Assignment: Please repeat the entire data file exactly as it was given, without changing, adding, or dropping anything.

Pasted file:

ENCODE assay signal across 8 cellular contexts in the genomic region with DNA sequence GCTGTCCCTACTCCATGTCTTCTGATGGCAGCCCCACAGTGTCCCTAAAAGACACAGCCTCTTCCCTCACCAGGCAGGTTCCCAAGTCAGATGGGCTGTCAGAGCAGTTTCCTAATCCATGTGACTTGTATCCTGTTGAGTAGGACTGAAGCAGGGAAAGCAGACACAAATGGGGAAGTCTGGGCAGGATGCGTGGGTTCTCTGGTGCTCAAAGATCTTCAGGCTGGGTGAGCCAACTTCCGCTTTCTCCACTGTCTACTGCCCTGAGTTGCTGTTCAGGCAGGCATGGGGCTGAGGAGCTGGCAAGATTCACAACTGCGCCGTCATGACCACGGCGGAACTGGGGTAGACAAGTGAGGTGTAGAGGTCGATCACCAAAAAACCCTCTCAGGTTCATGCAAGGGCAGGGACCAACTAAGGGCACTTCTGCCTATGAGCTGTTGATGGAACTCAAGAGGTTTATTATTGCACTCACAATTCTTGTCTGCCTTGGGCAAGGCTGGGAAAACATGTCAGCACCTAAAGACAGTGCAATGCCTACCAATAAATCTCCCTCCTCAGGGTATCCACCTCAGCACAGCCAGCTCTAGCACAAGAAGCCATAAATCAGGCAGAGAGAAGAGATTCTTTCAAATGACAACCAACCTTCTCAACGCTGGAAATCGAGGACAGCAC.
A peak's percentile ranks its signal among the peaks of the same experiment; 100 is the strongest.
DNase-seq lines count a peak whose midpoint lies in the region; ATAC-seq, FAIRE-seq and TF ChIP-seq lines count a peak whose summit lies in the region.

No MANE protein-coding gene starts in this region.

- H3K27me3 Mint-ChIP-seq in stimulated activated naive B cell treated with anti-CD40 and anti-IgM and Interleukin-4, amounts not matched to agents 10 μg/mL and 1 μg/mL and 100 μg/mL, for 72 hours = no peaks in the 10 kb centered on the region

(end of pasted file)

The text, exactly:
ENCODE assay signal across 8 cellular contexts in the genomic region with DNA sequence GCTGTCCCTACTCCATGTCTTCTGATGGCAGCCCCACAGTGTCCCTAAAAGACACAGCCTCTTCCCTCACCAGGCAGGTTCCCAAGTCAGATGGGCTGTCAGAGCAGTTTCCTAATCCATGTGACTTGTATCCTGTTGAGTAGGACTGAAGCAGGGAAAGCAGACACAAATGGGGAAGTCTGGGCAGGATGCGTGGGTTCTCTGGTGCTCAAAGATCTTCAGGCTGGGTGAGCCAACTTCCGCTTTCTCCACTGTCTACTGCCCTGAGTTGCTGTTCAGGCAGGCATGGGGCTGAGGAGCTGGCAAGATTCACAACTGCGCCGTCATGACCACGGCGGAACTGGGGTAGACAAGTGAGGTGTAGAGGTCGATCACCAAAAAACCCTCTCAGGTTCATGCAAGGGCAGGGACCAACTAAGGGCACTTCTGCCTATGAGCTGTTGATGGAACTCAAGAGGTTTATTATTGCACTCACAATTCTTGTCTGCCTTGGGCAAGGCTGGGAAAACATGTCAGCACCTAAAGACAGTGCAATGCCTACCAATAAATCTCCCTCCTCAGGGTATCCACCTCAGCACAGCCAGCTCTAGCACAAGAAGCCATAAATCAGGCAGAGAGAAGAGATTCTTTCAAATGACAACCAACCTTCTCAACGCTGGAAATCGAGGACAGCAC.
A peak's percentile ranks its signal among the peaks of the same experiment; 100 is the strongest.
DNase-seq lines count a peak whose midpoint lies in the region; ATAC-seq, FAIRE-seq and TF ChIP-seq lines count a peak whose summit lies in the region.

No MANE protein-coding gene starts in this region.

- H3K27me3 Mint-ChIP-seq in stimulated activated naive B cell treated with anti-CD40 and anti-IgM and Interleukin-4, amounts not matched to agents 10 μg/mL and 1 μg/mL and 100 μg/mL, for 72 hours = no peaks in the 10 kb centered on the region